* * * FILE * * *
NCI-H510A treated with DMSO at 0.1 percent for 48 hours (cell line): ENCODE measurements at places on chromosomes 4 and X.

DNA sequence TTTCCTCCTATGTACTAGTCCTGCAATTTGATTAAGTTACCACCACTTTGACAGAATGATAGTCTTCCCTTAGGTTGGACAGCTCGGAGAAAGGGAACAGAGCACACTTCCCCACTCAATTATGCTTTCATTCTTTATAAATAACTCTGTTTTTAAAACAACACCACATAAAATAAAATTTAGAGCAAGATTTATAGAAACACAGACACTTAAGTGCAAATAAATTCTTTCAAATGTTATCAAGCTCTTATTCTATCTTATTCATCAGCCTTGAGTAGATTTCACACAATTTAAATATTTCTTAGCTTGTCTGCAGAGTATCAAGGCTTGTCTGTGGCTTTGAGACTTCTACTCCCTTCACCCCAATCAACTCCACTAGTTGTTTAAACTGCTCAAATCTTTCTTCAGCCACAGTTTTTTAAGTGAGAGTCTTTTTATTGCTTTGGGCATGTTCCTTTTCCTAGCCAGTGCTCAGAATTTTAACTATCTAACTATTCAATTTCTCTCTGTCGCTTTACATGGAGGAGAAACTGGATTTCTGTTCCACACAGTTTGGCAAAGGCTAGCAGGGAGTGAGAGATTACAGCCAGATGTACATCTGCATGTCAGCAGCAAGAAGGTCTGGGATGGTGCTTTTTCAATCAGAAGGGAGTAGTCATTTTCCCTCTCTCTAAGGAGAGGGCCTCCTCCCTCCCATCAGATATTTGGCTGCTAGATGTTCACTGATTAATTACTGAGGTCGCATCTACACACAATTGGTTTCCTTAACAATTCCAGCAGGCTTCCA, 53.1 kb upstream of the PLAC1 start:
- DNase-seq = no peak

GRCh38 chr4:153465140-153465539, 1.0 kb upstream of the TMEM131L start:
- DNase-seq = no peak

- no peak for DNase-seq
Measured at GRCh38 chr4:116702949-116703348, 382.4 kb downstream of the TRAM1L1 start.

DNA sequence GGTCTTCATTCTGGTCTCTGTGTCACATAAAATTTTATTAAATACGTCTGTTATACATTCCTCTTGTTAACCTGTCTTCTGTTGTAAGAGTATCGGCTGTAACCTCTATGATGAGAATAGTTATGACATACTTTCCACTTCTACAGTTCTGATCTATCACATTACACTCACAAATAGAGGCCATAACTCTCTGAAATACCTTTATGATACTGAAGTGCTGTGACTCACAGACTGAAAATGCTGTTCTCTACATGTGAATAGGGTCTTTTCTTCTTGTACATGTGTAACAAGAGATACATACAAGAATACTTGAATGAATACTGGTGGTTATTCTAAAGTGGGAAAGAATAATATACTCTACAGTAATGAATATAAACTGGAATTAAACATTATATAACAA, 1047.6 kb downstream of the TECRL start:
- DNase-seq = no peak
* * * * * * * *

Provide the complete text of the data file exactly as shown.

NCI-H510A treated with DMSO at 0.1 percent for 48 hours (cell line): ENCODE measurements at places on chromosomes 4 and X.

DNA sequence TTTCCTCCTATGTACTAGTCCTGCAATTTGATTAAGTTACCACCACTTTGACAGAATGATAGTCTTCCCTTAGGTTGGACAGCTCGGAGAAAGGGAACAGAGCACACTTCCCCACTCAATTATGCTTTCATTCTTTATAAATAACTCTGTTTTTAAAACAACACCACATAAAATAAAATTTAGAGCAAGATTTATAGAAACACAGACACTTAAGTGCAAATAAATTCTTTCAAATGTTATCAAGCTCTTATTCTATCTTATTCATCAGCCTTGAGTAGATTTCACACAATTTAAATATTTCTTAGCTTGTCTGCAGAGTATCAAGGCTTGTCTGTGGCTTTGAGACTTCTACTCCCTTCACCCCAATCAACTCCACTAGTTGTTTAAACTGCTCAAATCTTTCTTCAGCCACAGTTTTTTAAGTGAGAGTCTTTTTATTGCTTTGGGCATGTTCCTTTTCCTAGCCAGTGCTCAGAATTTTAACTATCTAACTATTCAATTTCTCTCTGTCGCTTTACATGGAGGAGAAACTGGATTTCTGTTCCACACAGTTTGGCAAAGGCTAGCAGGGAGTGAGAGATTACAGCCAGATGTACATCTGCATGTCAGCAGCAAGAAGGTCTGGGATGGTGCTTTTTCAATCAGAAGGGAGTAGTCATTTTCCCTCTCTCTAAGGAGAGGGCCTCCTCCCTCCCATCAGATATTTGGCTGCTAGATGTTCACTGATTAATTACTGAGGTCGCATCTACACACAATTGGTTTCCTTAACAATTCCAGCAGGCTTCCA, 53.1 kb upstream of the PLAC1 start:
- DNase-seq = no peak

GRCh38 chr4:153465140-153465539, 1.0 kb upstream of the TMEM131L start:
- DNase-seq = no peak

- no peak for DNase-seq
Measured at GRCh38 chr4:116702949-116703348, 382.4 kb downstream of the TRAM1L1 start.

DNA sequence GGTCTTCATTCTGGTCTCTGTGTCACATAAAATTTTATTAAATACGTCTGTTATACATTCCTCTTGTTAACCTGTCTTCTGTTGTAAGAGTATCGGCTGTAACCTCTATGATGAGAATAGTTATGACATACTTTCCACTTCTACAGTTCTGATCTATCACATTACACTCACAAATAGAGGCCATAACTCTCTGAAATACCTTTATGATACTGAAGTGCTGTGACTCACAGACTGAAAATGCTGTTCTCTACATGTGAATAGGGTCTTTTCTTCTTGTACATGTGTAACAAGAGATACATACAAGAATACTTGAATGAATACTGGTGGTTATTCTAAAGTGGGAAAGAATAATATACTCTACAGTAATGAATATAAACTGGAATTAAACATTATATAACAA, 1047.6 kb downstream of the TECRL start:
- DNase-seq = no peak